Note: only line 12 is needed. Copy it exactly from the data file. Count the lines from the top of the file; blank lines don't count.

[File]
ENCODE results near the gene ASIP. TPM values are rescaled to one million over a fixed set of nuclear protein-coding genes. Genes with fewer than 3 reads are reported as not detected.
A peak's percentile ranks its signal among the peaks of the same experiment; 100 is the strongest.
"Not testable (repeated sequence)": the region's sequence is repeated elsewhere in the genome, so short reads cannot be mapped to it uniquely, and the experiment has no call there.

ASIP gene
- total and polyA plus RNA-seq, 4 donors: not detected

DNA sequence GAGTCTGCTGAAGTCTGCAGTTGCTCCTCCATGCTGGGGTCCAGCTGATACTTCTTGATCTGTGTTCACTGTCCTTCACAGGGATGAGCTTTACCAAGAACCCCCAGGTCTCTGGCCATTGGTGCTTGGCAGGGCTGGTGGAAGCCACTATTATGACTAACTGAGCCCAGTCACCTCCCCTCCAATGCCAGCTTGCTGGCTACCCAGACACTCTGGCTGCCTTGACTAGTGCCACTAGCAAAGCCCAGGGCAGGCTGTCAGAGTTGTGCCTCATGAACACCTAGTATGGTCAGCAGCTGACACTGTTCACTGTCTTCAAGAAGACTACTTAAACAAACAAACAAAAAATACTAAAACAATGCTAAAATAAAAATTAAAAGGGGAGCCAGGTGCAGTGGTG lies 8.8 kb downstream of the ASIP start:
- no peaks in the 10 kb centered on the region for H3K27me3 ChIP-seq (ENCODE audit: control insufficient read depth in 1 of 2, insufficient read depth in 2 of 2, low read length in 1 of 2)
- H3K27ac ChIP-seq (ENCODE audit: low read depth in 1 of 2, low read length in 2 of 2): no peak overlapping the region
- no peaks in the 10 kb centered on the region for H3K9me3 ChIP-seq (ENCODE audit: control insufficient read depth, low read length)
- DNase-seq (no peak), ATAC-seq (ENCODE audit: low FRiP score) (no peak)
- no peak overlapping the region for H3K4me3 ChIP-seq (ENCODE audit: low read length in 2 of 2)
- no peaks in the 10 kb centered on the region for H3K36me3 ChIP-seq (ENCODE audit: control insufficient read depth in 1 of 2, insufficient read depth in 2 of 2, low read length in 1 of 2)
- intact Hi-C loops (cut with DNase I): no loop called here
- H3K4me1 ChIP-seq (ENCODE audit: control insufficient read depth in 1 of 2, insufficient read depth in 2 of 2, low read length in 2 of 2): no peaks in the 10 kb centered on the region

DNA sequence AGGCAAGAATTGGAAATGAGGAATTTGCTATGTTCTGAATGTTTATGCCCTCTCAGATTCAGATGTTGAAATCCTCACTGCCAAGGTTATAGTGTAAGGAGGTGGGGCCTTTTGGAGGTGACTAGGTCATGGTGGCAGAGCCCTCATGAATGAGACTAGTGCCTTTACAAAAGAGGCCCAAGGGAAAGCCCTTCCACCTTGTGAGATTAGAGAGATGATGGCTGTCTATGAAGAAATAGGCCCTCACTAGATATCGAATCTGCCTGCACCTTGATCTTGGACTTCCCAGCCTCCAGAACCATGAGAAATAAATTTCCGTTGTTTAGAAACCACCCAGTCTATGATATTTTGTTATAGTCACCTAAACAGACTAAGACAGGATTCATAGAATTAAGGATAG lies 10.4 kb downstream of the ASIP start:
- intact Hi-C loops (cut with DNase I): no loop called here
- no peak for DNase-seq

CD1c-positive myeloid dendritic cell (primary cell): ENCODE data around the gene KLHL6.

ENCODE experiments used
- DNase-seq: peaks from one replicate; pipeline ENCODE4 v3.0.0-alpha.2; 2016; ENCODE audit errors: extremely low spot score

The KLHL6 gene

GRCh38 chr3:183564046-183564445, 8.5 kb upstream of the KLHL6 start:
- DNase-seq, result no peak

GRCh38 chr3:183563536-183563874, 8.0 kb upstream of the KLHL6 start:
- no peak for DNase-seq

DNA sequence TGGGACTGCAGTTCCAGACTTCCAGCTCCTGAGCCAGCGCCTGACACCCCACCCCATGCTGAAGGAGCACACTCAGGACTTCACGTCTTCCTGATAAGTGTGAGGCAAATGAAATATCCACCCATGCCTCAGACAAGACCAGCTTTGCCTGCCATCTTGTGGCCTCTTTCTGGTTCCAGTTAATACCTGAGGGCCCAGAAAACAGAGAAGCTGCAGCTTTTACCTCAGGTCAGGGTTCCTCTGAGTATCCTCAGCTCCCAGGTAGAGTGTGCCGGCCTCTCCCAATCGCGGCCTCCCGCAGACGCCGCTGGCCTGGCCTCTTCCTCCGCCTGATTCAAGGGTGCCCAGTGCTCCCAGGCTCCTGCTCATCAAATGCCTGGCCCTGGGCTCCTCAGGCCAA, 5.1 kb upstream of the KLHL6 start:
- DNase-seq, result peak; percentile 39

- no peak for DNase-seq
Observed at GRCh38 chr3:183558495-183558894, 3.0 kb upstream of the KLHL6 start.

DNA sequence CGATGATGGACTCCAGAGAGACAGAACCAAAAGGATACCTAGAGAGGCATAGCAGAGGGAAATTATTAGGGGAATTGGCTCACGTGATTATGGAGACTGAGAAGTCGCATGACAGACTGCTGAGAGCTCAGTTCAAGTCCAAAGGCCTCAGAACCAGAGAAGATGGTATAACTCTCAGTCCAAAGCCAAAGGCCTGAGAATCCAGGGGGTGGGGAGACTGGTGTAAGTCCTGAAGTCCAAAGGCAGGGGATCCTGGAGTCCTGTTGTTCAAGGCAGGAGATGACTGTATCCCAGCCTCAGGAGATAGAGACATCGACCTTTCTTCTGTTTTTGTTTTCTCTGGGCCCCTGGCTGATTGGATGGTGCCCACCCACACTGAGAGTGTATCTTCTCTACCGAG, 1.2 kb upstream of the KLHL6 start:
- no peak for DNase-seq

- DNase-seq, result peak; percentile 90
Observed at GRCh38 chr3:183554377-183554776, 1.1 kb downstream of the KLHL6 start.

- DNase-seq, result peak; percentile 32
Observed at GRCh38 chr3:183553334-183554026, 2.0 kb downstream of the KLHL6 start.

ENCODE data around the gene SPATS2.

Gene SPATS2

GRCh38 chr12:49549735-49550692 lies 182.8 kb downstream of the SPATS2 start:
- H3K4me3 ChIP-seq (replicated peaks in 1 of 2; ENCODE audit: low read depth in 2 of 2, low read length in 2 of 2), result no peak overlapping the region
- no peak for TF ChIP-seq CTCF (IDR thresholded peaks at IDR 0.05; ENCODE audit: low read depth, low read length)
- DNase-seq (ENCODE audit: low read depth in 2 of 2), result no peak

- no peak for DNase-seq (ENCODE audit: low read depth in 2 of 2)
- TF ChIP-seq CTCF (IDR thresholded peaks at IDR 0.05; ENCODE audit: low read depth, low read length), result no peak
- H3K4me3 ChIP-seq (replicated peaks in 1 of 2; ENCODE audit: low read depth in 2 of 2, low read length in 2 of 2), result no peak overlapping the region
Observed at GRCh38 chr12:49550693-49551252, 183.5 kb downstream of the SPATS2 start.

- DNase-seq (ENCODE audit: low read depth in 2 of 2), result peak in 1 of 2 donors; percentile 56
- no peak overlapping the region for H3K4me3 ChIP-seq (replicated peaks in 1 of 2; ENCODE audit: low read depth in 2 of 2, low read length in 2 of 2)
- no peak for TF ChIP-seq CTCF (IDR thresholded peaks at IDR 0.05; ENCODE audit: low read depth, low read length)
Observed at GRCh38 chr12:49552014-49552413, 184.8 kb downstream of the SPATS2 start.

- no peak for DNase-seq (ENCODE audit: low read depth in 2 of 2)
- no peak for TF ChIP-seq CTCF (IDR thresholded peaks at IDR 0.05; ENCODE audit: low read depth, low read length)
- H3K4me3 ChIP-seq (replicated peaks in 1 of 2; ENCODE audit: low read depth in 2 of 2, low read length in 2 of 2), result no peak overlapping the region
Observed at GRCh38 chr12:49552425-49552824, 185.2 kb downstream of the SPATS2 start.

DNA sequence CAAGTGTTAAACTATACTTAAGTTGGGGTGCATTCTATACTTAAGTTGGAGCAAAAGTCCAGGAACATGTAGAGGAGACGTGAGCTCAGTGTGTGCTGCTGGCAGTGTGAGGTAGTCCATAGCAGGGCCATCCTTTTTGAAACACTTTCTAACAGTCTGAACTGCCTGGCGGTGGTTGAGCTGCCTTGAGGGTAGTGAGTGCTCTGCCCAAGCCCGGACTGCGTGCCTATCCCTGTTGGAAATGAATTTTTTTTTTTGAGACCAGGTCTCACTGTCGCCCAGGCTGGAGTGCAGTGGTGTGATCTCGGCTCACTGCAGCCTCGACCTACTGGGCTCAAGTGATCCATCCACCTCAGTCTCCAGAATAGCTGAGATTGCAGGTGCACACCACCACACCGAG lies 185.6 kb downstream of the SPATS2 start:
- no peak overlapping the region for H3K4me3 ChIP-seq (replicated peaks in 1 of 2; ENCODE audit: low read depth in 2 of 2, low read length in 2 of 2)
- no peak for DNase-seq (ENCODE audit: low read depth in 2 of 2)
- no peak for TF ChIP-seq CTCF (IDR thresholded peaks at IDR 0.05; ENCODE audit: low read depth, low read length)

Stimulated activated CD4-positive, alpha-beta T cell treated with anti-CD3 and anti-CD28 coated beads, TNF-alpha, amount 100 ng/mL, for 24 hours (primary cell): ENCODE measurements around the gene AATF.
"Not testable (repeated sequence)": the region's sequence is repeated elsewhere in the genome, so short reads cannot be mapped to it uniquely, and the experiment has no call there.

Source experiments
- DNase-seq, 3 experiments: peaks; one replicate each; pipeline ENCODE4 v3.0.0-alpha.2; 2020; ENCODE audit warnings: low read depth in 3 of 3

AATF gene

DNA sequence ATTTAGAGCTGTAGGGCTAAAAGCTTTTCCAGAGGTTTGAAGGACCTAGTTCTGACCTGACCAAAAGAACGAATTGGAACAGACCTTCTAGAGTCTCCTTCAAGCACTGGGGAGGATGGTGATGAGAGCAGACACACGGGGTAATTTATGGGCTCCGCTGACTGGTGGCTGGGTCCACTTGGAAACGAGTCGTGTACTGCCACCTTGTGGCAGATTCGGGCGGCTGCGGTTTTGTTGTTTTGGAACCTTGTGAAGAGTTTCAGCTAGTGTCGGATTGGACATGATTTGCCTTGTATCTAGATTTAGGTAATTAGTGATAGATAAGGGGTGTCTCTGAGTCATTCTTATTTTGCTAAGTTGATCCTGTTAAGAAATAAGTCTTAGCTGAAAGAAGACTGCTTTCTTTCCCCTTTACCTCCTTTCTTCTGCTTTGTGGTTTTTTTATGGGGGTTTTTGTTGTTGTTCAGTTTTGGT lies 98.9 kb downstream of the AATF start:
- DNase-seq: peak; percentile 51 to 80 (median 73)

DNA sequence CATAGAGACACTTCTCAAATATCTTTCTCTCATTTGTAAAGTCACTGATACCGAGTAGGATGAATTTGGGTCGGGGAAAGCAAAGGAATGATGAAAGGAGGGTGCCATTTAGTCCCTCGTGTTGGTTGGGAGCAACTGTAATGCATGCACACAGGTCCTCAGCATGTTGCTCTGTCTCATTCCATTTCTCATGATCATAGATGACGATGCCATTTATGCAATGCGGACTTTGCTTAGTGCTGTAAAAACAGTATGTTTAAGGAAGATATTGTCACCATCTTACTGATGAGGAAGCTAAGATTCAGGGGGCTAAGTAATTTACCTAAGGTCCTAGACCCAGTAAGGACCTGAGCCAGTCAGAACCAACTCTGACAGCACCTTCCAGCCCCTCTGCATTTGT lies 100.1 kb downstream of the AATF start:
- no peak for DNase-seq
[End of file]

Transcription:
- no peaks in the 10 kb centered on the region for H3K36me3 ChIP-seq (ENCODE audit: control insufficient read depth in 1 of 2, insufficient read depth in 2 of 2, low read length in 1 of 2)